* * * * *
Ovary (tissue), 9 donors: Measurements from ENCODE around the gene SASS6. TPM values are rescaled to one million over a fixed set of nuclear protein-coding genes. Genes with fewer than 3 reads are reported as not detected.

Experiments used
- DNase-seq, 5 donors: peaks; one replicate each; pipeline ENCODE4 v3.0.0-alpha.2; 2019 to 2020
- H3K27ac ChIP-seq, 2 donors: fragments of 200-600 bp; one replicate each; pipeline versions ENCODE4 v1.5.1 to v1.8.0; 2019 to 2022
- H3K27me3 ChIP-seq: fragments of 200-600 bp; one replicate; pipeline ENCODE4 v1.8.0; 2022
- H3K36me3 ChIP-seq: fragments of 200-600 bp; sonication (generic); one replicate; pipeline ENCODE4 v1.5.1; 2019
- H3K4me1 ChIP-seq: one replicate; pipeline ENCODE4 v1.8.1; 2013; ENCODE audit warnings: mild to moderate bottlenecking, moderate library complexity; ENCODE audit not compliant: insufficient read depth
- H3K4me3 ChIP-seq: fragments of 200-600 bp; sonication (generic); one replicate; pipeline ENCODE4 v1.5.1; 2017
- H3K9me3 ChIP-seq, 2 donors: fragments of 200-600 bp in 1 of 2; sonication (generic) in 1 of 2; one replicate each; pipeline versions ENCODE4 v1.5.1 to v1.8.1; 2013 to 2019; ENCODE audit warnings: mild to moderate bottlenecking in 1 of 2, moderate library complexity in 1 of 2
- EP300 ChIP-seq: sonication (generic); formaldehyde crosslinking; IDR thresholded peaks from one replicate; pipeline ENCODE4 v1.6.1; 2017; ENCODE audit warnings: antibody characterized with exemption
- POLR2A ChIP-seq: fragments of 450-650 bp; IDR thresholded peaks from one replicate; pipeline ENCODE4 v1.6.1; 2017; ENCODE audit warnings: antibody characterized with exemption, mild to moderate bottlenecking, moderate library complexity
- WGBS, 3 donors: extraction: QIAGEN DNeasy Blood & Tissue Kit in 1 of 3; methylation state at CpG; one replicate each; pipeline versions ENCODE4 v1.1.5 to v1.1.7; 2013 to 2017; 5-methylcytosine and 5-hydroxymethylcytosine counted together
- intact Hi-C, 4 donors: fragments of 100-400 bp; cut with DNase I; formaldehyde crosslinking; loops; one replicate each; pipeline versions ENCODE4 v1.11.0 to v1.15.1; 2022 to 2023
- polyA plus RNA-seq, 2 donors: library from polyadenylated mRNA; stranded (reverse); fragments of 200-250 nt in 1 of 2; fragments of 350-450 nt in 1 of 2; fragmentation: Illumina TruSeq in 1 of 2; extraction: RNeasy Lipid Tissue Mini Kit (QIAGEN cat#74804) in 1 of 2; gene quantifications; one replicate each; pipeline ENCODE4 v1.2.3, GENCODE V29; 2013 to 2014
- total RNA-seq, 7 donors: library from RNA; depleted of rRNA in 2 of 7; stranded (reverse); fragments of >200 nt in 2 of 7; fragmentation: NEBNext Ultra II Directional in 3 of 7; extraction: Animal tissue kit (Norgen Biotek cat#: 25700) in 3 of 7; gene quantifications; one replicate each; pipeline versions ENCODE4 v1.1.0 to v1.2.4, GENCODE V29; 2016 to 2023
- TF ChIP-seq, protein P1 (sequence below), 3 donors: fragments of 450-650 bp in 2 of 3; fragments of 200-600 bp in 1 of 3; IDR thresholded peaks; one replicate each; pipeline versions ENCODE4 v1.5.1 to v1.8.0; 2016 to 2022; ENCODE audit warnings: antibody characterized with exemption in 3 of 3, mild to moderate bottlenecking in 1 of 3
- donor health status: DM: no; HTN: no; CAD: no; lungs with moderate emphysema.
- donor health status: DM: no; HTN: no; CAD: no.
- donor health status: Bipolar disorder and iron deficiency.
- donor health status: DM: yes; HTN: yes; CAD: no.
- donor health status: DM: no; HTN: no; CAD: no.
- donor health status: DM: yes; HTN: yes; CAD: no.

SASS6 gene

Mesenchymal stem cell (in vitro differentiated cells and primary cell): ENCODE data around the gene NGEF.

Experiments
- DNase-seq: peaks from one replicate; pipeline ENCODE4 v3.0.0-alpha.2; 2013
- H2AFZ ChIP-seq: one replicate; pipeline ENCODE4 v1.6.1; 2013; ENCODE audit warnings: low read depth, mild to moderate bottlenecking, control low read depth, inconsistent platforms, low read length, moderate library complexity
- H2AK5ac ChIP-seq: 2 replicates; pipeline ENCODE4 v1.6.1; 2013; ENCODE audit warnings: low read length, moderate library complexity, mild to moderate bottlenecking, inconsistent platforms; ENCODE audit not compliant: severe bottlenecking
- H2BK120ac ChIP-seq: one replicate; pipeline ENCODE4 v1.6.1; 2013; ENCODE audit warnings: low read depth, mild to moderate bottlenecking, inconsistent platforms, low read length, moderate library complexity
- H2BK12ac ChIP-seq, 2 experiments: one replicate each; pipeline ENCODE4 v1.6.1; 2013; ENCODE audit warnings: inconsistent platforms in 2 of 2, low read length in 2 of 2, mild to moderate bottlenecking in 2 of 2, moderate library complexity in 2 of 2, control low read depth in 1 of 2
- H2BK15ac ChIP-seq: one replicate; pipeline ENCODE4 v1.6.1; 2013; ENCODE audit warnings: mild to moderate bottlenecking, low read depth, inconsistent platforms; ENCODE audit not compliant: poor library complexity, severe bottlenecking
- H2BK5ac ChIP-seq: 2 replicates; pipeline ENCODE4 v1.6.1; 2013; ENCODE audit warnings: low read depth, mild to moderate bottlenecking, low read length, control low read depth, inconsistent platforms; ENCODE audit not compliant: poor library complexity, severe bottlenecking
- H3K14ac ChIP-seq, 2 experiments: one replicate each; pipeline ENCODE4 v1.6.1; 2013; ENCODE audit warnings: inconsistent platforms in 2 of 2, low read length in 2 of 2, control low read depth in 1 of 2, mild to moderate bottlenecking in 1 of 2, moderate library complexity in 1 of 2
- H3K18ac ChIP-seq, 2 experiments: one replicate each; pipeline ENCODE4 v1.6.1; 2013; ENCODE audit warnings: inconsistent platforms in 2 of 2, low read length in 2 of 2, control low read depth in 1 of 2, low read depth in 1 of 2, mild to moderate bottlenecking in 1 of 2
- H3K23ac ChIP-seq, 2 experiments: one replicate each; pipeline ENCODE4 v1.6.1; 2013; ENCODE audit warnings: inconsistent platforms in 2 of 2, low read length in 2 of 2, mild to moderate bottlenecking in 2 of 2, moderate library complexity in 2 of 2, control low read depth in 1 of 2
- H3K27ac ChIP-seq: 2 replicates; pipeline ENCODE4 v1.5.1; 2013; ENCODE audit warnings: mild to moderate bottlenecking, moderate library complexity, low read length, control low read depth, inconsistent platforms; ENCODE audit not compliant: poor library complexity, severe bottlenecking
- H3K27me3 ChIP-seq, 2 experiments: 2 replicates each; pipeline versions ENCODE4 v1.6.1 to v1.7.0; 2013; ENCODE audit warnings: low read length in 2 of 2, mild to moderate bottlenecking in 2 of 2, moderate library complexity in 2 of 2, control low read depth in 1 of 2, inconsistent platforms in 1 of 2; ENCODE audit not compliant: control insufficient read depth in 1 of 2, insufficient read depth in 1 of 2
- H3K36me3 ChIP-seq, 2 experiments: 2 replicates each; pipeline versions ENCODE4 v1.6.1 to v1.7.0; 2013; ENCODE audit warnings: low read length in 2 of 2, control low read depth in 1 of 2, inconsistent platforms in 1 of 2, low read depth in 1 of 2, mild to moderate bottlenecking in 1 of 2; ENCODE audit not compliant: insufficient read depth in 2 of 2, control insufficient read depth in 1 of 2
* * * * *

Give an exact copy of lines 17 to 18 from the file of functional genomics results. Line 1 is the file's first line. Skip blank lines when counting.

- donor health status: DM: no; HTN: no; CAD: no; lungs with moderate emphysema.
- donor health status: DM: no; HTN: no; CAD: no.